City size distribution and growth
We discuss theoretical approaches to study the relationship between the size distribution of a nation's cities and macroeconomic growth. The discussion is based on the hypothesis of the New Growth Theory that inter-personal spillovers of education and skills determine the long-run growth of the economy. Growth theory treats such externalities as being uniformly effective over national territories and completely internal to nation-state. This suggests a link to urban economics which has a long tradition of considering human capital externalities as driving forces of the growth of urban centers, with productivity increases inducing immigration. From the perspective of the urbanization literature long-run macroeconomic growth is thus determined by the functioning of cities as a catalysts for human capital accumulation. Theoretical avenues to the relationship between the development of cities of different sizes and aggregate growth can be distinguished according to whether the spillovers occur between different production sectors or just within a single sector. Empirical studies of the interrelationship have proven to be inconclusive. In view of the results of the empirical research, the character of inter-personal human capital spillovers depends much on the technological maturity of city industries and calls for taking account of industry-specific innovation cycles. More attention has also to be devoted to the question of the generality or sector-specificity of human capital in peculiar industries.
|Date of creation:||2000|
|Date of revision:|
|Contact details of provider:|| Postal: Neuer Jungfernstieg 21, D-20347 Hamburg|
Web page: http://www.econstor.eu/handle/10419/20
More information through EDIRC
Please report citation or reference errors to , or , if you are the registered author of the cited work, log in to your RePEc Author Service profile, click on "citations" and make appropriate adjustments.:
- Samuel Kortum & Jonathan Eaton, 1995.
"Engines of growth: domestic and foreign sources of innovation,"
Finance and Economics Discussion Series
95-35, Board of Governors of the Federal Reserve System (U.S.).
- Eaton, Jonathan & Kortum, Samuel, 1997. "Engines of growth: Domestic and foreign sources of innovation," Japan and the World Economy, Elsevier, vol. 9(2), pages 235-259, May.
- Jonathan Eaton & Samuel Kortum, 1995. "Engines of Growth: Domestic and Foreign Sources of Innovation," NBER Working Papers 5207, National Bureau of Economic Research, Inc.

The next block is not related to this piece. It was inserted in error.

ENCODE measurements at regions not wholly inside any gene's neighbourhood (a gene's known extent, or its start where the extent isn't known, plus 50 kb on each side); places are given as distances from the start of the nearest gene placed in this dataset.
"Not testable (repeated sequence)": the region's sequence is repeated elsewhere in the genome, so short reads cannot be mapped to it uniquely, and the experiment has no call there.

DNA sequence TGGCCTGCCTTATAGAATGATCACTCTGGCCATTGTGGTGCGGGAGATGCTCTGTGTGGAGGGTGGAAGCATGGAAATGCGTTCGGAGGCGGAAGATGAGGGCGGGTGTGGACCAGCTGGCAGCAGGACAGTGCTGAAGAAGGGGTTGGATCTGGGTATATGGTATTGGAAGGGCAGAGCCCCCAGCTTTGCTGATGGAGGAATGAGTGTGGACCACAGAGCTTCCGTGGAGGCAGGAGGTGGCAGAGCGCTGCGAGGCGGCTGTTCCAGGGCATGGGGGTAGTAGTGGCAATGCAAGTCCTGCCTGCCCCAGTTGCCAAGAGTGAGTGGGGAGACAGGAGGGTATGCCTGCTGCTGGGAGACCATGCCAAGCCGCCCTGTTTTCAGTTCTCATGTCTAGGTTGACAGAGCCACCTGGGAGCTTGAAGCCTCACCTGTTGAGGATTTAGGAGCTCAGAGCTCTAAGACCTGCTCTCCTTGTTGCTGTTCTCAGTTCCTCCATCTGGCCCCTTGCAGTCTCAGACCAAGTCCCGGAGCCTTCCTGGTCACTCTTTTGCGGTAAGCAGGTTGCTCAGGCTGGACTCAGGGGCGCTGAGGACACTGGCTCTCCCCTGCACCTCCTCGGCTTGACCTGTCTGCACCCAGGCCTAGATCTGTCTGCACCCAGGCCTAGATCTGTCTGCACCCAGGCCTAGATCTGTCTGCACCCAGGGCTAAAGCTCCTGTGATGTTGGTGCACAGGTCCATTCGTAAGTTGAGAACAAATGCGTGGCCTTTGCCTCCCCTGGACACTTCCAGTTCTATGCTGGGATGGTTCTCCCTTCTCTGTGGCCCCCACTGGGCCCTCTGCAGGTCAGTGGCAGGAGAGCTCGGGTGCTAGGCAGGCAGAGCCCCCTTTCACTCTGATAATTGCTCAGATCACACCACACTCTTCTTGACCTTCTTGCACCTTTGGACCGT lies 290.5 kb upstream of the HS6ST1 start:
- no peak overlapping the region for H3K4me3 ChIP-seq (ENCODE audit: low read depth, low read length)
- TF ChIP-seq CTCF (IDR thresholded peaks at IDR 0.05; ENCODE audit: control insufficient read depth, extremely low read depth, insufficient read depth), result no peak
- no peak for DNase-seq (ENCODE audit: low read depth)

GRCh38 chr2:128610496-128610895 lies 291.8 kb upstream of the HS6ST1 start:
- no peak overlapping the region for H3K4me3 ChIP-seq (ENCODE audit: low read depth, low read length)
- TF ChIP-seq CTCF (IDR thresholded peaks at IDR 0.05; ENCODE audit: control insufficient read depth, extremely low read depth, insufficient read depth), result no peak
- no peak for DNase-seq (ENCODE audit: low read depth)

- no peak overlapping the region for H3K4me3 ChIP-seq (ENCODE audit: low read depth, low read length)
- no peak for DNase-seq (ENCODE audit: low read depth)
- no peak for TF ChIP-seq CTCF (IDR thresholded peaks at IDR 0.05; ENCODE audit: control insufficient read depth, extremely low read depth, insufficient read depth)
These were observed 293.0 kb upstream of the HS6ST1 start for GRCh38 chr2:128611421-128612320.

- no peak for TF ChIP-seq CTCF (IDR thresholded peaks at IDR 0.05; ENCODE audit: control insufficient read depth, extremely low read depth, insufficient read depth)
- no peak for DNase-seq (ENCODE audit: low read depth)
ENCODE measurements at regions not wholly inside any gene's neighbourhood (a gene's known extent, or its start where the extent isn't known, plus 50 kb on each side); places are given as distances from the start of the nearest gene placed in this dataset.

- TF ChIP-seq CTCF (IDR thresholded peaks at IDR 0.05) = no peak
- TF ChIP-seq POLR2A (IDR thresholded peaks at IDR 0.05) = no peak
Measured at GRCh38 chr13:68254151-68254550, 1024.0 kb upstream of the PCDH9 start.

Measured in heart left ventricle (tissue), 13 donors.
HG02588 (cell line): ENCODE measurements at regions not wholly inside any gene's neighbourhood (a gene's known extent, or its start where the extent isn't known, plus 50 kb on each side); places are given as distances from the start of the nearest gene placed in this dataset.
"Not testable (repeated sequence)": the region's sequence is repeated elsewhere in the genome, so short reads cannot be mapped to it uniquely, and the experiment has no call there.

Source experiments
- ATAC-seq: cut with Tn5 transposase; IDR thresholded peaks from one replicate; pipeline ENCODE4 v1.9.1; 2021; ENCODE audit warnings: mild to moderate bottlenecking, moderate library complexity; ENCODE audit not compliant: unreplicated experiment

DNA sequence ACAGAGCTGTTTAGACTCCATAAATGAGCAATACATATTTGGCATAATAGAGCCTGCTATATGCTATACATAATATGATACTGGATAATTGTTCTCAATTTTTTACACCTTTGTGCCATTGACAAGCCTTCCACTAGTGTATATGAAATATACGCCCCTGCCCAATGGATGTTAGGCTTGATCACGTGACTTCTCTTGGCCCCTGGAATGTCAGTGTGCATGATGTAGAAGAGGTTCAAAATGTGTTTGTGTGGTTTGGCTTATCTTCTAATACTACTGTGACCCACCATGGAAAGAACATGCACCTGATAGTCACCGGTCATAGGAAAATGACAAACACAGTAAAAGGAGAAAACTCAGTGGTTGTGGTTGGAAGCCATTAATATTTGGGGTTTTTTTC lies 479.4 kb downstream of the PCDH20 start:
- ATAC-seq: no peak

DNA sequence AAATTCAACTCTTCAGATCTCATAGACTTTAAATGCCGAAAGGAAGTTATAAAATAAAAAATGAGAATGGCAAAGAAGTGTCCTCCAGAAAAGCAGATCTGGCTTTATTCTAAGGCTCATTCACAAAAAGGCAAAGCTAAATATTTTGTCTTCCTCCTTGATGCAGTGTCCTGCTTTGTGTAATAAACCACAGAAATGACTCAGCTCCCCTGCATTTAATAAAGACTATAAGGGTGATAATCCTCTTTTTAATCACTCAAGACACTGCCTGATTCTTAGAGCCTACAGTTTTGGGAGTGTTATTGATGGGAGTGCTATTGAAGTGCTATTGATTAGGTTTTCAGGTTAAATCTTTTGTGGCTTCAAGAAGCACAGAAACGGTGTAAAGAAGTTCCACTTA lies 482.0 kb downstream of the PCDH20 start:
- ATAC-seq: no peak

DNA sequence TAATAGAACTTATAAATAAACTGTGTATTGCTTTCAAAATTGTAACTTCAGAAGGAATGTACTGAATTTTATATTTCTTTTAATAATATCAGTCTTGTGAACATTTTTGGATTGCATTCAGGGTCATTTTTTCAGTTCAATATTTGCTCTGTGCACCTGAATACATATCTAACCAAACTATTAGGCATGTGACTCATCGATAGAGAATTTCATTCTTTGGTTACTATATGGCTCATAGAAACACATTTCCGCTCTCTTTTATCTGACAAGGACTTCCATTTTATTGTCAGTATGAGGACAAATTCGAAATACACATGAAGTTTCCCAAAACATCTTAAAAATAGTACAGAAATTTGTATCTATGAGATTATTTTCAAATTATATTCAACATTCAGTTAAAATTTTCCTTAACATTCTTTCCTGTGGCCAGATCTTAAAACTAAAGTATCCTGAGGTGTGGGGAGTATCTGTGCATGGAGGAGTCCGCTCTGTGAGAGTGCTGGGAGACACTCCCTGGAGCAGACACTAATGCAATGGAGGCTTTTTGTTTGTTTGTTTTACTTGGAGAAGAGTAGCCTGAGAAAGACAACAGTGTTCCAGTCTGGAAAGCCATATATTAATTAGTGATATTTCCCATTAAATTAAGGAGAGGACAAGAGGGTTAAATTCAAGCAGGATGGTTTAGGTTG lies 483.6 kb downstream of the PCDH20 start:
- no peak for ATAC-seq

- Jonathan Eaton & Samuel Kortum, 1995. "Engines of Growth: Domestic and Foreign Sources of Innovation," Boston University - Institute for Economic Development 63, Boston University, Institute for Economic Development.
- N. Gregory Mankiw & David Romer & David N. Weil, 1992.
"A Contribution to the Empirics of Economic Growth,"
The Quarterly Journal of Economics,
Oxford University Press, vol. 107(2), pages 407-437.
- Young, Alwyn, 1994. "Lessons from the East Asian NICS: A contrarian view," European Economic Review, Elsevier, vol. 38(3-4), pages 964-973, April.
- Rauch James E., 1993.
"Productivity Gains from Geographic Concentration of Human Capital: Evidence from the Cities,"
Journal of Urban Economics,
Elsevier, vol. 34(3), pages 380-400, November.
- James E. Rauch, 1991. "Productivity Gains From Geographic Concentration of human Capital: Evidence From the Cities," NBER Working Papers 3905, National Bureau of Economic Research, Inc.
- Magnus Blomström & Robert E. Lipsey & Mario Zejan, 1996.
"Is Fixed Investment the Key to Economic Growth?,"
The Quarterly Journal of Economics,
Oxford University Press, vol. 111(1), pages 269-276.
- Magnus Blomstrom & Robert E. Lipsey & Mario Zejan, 1993. "Is Fixed Investment the Key to Economic Growth?," NBER Working Papers 4436, National Bureau of Economic Research, Inc.
- Blomström, Magnus & Lipsey, Robert E & Zejan, Mario, 1993. "Is Fixed Investment the Key to Economic Growth?," CEPR Discussion Papers 870, C.E.P.R. Discussion Papers.
- repec:dau:papers:123456789/10096 is not listed on IDEAS
- Duncan Black & Vernon Henderson, 1999. "A Theory of Urban Growth," Journal of Political Economy, University of Chicago Press, vol. 107(2), pages 252-284, April.
- Lucas, Robert Jr., 1988. "On the mechanics of economic development," Journal of Monetary Economics, Elsevier, vol. 22(1), pages 3-42, July.
When requesting a correction, please mention this item's handle: RePEc:zbw:hwwadp:26303. See general information about how to correct material in RePEc.
For technical questions regarding this item, or to correct its authors, title, abstract, bibliographic or download information, contact: (ZBW - German National Library of Economics)
If references are entirely missing, you can add them using this form.